Day 12: Puerto Princesa – Taytay – El Nido
As I started this entry, the poem of Robert Frost was playing in my mind…
The Road Not Taken
Two roads diverged in a yellow wood,
And sorry I could not travel both
And be one traveler, long I stood
And looked down one as far as I could
To where it bent in the undergrowth;
Then took the other, as just as fair,
And having perhaps the better claim
Because it was grassy and wanted wear;
Though as for that the passing there
Had worn them really about the same,
And both that morning equally lay
In leaves, no step had trodden black.
Oh, I kept the first for another day!
Yet knowing how way leads on to way,
I doubted if I should ever come back.
I shall be telling this with a sigh
Somewhere ages and ages hence:
Two roads diverged in a wood, and I—
I took the one less travelled by,
And that has made all the difference.
We were excited to go to El Nido as it was only squeezed into our bit tight schedule. We got up at 4:00 a.m. to be ready and get on the road at 5 o’clock. Kuya Art texted that they were on their way to fetch us from the hotel then we will pick up sis Daisy on our way.
I can still remember back in the day when the trip to northern Palawan was a painful experience. The road was rocky, and when it rains, it gets so muddy that it’s almost impossible to get to where you wanted to go. After 8 years of being away, it has changed, and now the road was paved and concreted even just until Taytay. At noon, we arrived in Roxas, and there we took our break and ate lunch at the small eatery just next to the pier. It’s also the pier where boats plying the Araceli–Roxas route dock. After that, we were on the road again and stopped next in Taytay.
During the Spanish colonization of the Philippines, Taytay was founded in 1623. Taytay became the capital of the Province of Calamianes, the entire territory of Palawan, in 1818; and the Province of Castilla, a land area occupying the northern part of Palawan, in 1858. During the American era, Taytay ceased being Palawan’s capital, and its administrative boundary was reduced by approximately 500,000 hectares upon the creation of the Municipality of El Nido in 1916.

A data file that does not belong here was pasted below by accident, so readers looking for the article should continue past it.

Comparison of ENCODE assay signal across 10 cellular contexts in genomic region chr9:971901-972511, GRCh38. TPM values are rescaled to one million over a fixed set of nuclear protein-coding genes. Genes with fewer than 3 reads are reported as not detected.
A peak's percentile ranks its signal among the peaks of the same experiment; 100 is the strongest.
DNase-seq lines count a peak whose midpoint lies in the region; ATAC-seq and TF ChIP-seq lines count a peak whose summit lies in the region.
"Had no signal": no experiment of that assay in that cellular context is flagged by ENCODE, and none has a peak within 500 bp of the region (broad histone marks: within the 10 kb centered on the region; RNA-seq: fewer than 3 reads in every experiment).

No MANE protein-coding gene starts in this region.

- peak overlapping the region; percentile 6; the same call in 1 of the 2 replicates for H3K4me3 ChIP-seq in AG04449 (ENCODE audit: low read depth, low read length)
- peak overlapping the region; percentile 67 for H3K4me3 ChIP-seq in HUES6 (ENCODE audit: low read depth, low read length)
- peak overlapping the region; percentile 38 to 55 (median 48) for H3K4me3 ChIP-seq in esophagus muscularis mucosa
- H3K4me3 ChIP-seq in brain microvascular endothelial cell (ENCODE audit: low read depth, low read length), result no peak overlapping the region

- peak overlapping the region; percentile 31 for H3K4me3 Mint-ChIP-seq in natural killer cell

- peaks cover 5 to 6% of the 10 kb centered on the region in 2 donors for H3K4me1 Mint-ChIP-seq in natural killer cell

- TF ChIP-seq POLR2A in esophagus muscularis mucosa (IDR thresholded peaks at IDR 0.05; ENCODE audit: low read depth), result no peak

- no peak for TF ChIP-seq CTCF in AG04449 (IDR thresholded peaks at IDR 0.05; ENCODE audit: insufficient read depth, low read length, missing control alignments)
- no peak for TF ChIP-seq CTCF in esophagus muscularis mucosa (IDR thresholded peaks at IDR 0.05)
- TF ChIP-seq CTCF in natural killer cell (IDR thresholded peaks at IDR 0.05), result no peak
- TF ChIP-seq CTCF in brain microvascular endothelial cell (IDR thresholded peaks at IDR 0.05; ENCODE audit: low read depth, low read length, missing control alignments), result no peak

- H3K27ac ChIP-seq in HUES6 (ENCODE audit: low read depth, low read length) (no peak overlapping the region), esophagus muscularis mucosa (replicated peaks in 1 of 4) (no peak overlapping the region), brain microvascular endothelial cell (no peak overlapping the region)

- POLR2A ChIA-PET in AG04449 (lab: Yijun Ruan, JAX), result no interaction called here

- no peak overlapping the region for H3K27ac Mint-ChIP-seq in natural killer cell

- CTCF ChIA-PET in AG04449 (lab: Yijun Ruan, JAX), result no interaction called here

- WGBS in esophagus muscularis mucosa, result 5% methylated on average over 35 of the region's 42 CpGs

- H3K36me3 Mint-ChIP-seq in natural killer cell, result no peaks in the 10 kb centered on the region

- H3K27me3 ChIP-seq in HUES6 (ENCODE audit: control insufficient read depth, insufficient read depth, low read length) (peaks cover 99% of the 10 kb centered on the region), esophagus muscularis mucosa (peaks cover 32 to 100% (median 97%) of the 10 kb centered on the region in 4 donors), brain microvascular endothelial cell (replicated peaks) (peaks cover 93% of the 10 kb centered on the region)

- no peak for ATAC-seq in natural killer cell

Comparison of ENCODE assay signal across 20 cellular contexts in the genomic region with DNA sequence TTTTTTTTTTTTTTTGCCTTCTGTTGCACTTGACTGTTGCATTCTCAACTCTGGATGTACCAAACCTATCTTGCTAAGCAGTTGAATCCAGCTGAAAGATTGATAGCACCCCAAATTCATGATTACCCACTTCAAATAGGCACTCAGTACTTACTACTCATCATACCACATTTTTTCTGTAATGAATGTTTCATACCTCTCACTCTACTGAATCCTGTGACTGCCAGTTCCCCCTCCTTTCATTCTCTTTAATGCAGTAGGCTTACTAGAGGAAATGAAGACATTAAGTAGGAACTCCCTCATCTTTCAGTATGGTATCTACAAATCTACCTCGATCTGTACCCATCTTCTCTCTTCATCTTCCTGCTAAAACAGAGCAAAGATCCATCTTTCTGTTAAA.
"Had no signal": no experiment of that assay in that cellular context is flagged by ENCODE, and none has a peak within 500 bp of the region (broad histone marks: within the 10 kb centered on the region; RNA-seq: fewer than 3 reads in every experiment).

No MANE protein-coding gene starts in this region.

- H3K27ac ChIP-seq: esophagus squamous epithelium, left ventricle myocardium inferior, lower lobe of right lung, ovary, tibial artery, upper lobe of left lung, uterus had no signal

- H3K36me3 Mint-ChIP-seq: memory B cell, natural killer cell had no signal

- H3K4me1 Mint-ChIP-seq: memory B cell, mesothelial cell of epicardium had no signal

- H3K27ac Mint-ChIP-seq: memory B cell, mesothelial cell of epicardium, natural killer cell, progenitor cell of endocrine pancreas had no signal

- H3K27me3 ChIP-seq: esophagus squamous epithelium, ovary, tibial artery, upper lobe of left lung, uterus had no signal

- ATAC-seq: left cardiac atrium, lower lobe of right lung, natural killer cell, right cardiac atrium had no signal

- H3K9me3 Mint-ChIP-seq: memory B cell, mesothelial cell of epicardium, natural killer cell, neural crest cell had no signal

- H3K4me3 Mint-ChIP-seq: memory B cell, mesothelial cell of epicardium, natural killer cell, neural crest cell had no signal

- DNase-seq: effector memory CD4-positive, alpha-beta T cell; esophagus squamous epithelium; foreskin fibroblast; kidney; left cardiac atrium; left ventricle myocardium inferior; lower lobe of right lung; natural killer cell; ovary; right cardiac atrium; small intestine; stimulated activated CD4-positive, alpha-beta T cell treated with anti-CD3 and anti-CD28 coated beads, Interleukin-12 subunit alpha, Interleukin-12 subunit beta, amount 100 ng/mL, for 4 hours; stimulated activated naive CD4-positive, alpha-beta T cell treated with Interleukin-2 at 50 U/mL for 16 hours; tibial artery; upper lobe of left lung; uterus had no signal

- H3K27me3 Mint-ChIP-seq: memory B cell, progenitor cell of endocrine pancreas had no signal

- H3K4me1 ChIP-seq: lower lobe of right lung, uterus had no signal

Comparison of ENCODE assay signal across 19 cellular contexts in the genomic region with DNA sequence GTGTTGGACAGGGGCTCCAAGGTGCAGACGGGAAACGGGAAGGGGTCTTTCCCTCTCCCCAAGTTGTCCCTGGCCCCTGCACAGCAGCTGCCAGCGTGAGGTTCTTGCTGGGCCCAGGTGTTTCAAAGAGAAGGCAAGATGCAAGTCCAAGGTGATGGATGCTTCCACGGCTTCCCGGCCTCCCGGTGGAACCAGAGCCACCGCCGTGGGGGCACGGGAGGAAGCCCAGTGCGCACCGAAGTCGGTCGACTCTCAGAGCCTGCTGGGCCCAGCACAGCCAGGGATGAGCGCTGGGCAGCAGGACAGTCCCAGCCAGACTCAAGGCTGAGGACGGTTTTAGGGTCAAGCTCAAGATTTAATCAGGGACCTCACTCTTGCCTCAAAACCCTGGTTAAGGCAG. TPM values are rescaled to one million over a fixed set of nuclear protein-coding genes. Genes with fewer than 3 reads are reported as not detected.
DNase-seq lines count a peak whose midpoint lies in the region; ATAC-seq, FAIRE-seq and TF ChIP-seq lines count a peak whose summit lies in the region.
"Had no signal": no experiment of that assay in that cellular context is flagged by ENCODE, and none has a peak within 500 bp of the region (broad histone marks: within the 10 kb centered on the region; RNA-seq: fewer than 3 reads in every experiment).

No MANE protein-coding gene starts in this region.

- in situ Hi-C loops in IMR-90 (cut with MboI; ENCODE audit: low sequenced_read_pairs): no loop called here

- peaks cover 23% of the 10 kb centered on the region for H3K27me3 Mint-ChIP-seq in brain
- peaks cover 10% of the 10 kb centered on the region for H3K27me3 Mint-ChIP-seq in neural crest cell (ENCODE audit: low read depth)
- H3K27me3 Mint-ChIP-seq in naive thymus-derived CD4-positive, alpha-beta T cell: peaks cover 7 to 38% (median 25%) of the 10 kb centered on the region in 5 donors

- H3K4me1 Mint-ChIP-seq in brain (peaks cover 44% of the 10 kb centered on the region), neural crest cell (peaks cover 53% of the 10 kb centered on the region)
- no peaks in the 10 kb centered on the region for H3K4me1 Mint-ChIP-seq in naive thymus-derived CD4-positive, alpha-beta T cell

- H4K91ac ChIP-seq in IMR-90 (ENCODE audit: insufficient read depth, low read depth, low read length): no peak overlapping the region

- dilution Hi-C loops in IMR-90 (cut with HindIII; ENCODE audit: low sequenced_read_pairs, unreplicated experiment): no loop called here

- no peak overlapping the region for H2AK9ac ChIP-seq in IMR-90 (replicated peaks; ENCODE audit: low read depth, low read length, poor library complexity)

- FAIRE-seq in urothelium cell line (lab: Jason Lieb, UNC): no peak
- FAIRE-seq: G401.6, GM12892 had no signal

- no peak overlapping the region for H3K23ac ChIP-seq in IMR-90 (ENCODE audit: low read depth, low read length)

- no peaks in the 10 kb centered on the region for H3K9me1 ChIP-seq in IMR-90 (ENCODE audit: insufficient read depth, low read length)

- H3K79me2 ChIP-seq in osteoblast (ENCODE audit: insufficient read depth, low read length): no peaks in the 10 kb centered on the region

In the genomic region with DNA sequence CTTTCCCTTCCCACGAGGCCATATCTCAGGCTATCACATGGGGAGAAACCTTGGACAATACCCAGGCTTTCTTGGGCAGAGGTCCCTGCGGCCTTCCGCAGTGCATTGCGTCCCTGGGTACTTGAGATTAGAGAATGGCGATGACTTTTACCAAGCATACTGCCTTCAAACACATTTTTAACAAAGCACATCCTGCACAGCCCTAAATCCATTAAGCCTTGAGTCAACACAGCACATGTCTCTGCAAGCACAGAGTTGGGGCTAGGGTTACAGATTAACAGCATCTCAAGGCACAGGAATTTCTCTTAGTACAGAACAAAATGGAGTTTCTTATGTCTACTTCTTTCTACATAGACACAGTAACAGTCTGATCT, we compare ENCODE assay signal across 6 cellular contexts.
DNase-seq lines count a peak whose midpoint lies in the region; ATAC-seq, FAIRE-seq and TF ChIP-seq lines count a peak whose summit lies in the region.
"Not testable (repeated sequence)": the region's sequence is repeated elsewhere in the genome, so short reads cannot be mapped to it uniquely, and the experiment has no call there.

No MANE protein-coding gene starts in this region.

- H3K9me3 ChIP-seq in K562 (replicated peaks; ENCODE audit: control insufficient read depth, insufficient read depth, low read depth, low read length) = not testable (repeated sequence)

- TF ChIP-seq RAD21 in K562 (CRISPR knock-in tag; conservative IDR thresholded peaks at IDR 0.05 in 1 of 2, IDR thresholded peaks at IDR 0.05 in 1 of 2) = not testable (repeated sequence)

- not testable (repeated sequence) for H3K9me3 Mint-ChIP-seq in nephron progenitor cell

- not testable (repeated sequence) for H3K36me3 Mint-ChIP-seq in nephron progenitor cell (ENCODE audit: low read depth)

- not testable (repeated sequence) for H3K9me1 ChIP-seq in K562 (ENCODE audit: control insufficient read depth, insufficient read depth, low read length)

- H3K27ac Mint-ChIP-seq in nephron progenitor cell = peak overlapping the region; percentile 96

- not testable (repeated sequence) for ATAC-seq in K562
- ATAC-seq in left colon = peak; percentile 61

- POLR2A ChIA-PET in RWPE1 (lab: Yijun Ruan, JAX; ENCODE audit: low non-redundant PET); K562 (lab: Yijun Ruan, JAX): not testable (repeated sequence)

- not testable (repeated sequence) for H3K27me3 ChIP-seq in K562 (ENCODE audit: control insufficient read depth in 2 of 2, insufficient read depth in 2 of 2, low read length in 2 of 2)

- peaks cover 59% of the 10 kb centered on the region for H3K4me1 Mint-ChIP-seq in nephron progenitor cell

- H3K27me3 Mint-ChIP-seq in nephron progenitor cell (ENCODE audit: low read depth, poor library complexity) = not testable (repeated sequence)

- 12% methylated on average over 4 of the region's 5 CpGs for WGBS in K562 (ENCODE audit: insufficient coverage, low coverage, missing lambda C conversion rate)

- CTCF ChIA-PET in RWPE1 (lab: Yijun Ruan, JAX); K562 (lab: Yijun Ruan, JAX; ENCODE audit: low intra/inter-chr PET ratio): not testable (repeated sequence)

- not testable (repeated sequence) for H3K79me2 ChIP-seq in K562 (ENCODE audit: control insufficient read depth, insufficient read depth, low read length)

The historic Taytay Fort, the Fuerza de Santa Isabel, built in 1667 under the Augustinian Recollect Fathers and named in honor of Spain’s Queen Isabela II in the 19th century, was used as a military station during that period. This famous relic was completed on 1738. It was mainly used to defend against Moro raiders in their colorful war boats while the Spanish soldiers fire at them with their huge cannons. The fort’s small chapel and cannons are still intact. The fort is now under the supervision of the National Museum. In 1957 the Island of Dibangan was constituted into a barrio.
We made a brief stop in Taytay. From Taytay, you can also make some island hopping. While Roxas was pretty simple and laid back, Taytay appears to be more touristy.
While the road from Puerto Princesa to Taytay was already in an excellent condition, the asphalted road ended there. Between Taytay and El Nido, the road was paved on some parts or on just on one side, but mostly it was only the old dirt road from some 15 years ago. There were still some holes and pits.